There is a lot of confusion around addiction and why it happens. People often ask are addictions genetic in nature, or are they choices people make? A good understanding of addiction and how it is caused is essential for two reasons. Firstly, it opens up new options for treatment for those suffering from addiction, and this can hopefully free them from addiction. Secondly, understanding addiction helps reduce the stigma associated with it. When we understand why addiction happens and how it is not something that can be controlled, then we can start to accept it as part of the human experience and stop judging those who are suffering. One of the issues that arise again and again is that of genetics. Is addiction a choice? Is it something that can be inherited from being exposed to addictive behavior in others, for example, during childhood? Or are addictions genetic? And if so, how can we possibly fight it?
Are Addictions Genetic? The Simple Answer
In short, yes, addiction is often a genetic issue. Experts believe that addiction is about 50% due to having a genetic predisposition. The other 50% comes down to a complex mixture of other issues, such as life experiences and the coping skills a person has to manage these. A family history of addiction is evident all around us. If a child has a parent who is an addict, they are around eight times more likely to develop an addiction.
It is really important we point out that it is not the addiction itself that is inherited. Someone who is addicted to alcohol is not addicted because there is something in their genetic makeup that makes them crave alcohol itself. Instead, the genetic predisposition is for a person to seek out the hit of dopamine that comes from indulging in an addictive substance or behavior. Essentially, we are all addicted to dopamine. It is the chemical the brain releases to reward us. It feels good, and so we crave it. However, some people have a genetically predisposed to find it harder to control their impulses. They are willing to take risks with their well-being to enjoy the reward of dopamine. They seek higher and higher rewards, requiring more and more of the substance or behavior that makes them feel good. This is a genetic characteristic.
Addiction is A Complex Issue
Truthfully, we all have the potential to become addicted. We all experience the reward of dopamine in the brain. People can be addiction-free for most of their lives, and then a trauma or life experience drives them to rely on something external, such as drugs or gambling, to get a sense of well-being. Some people gradually become addicted to a substance; repeatedly consuming it rewires the brain. For example, over time, it takes more alcohol to get that feel-good buzz. Repeatedly experiencing this feel-good buzz makes the association between the substance (alcohol) and the feeling (the buzz) stronger. In this way, even those who don’t necessarily have a strong genetic predisposition to addiction can find themselves struggling with addictive behavior.
Are Addictions Genetic and Therefore Unavoidable?
Just because someone is genetically predisposed to becoming addicted does not mean that they will inevitably become addicted. Only 50% of the addiction is rooted in genetic predisposition. That leaves 50% that comes down to how a person manages – the coping skills they have. So, we do have power. Addiction is not inevitable, even if you have a parent, two parents, or a whole family who has suffered from addiction. The coping skills we develop to help us deal with the more challenging parts of life are extremely important. Just as a person with no genetic predisposition to addiction can become addicted, a person with a genetic predisposition to addiction can avoid addiction. Remember that addiction has a stigma attached. It isn’t something people find easy to talk about. This was even more true just a generation back. The generation before you often found addiction shameful and stigmatized it because they didn’t understand the complex causes involved. By not talking about addiction, previous generations may have hidden the problem, and not only does this cause huge amounts of buried trauma. It also means that there was no opportunity to pass on coping skills that would help the next generation deal with life without resorting to addictive substances and behaviors.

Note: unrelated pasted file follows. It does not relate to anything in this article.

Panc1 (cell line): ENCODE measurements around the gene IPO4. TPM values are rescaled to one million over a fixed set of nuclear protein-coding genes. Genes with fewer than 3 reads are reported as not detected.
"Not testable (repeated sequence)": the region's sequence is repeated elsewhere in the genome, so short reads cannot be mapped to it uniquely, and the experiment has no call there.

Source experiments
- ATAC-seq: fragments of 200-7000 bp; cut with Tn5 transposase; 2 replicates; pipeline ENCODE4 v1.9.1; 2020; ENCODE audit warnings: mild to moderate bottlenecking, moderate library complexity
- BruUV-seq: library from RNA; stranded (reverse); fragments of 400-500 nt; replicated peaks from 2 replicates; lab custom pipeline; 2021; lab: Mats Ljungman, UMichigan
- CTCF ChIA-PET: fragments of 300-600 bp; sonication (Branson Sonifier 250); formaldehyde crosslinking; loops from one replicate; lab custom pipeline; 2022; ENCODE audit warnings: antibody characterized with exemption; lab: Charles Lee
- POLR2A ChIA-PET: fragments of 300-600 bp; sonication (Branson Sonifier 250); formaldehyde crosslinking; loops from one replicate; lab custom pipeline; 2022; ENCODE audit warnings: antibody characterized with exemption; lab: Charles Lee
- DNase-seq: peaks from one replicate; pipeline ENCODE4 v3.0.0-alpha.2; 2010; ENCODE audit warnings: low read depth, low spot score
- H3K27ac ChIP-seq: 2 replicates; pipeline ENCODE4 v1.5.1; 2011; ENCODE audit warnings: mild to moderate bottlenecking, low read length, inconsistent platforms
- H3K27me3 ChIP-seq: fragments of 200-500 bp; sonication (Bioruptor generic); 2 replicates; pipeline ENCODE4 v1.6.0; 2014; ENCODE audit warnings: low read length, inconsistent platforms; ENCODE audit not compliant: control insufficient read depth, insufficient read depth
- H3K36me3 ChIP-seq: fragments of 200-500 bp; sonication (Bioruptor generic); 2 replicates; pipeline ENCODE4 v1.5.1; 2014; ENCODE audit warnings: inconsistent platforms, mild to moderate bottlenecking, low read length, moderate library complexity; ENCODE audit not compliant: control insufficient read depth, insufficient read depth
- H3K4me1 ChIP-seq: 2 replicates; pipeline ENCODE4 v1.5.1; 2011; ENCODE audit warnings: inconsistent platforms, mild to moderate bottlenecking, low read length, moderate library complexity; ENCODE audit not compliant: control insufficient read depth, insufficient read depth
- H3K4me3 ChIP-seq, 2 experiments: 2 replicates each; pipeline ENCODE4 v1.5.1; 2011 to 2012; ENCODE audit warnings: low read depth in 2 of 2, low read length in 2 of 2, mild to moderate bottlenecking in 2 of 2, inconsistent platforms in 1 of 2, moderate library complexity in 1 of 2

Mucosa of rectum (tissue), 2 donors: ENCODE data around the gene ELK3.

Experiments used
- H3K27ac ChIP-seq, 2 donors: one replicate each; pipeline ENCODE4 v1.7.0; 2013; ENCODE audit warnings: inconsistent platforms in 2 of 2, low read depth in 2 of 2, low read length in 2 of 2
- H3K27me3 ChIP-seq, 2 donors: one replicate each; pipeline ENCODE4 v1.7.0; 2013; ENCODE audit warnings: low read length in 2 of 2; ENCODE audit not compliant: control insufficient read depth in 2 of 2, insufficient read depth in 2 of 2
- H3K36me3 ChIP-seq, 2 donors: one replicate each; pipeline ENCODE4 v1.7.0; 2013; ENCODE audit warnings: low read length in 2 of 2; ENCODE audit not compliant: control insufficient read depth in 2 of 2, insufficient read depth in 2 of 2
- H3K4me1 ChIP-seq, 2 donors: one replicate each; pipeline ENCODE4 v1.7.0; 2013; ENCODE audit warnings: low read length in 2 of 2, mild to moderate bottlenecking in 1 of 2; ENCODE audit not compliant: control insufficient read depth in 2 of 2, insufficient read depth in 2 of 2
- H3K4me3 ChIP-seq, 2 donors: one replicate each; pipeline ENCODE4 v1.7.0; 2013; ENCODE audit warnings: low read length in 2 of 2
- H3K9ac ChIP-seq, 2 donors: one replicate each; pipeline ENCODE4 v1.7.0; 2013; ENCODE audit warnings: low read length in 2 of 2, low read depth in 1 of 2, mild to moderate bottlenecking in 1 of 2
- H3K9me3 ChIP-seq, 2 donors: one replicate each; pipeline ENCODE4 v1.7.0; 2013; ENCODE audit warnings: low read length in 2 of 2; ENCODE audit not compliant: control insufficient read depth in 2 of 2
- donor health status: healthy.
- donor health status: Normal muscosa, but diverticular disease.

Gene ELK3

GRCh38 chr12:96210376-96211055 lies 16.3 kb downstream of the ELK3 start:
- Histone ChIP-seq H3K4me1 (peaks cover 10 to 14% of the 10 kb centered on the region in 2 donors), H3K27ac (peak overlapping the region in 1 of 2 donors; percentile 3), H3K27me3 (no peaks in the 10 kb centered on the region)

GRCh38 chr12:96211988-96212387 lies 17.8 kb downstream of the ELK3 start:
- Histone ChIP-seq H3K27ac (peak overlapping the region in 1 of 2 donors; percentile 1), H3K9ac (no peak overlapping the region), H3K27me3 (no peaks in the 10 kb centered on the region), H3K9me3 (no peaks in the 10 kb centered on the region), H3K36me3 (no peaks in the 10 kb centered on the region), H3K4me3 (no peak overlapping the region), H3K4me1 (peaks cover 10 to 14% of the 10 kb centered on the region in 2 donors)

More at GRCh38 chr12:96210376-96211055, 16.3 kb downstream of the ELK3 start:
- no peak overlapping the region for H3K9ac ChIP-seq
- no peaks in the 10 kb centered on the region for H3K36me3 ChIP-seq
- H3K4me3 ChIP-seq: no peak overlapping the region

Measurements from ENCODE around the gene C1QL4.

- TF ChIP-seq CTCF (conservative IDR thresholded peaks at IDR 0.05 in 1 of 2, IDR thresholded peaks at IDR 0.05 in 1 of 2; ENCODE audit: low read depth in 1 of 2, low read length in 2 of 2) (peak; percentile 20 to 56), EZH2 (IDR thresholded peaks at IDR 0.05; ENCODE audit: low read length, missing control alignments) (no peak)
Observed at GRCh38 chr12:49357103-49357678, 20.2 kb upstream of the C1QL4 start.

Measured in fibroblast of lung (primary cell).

Are Addictions A Genetic Disease?
You will always have people who will resist the idea that addiction is a disease. But think about it. Most serious diseases that people suffer from have an element of genetic predisposition and an element of lifestyle choice. People might be more likely to suffer from diabetes because of their family history, but they will further increase the chance of contracting the disease if they have an unhealthy diet. It is the same for most of the major diseases. Addiction is also like this; there is an element of genetic predisposition and an element of lifestyle choice. Just like those diseases, addiction can happen to anyone. Stereotypical ideas about people with addictions being from specific socio-economic backgrounds just don’t ring true; many wealthy, famous, and successful people suffer from addictions. Addiction is not a weakness nor is it a choice. It is a disease, and it should be treated as a disease and not stigmatized.
If you have asked yourself, are addictions genetic, or are they simply a choice, then perhaps you are considering searching for help for yourself or someone you care about. The key to seeking help is in admitting the problem to yourself and to others. Talking therapy such as Cognitive Behavior Therapy can be a great starting place, but sometimes you need more help; after all, there are chemical factors to consider. An addiction specialist or a doctor can help you find the right help for your needs.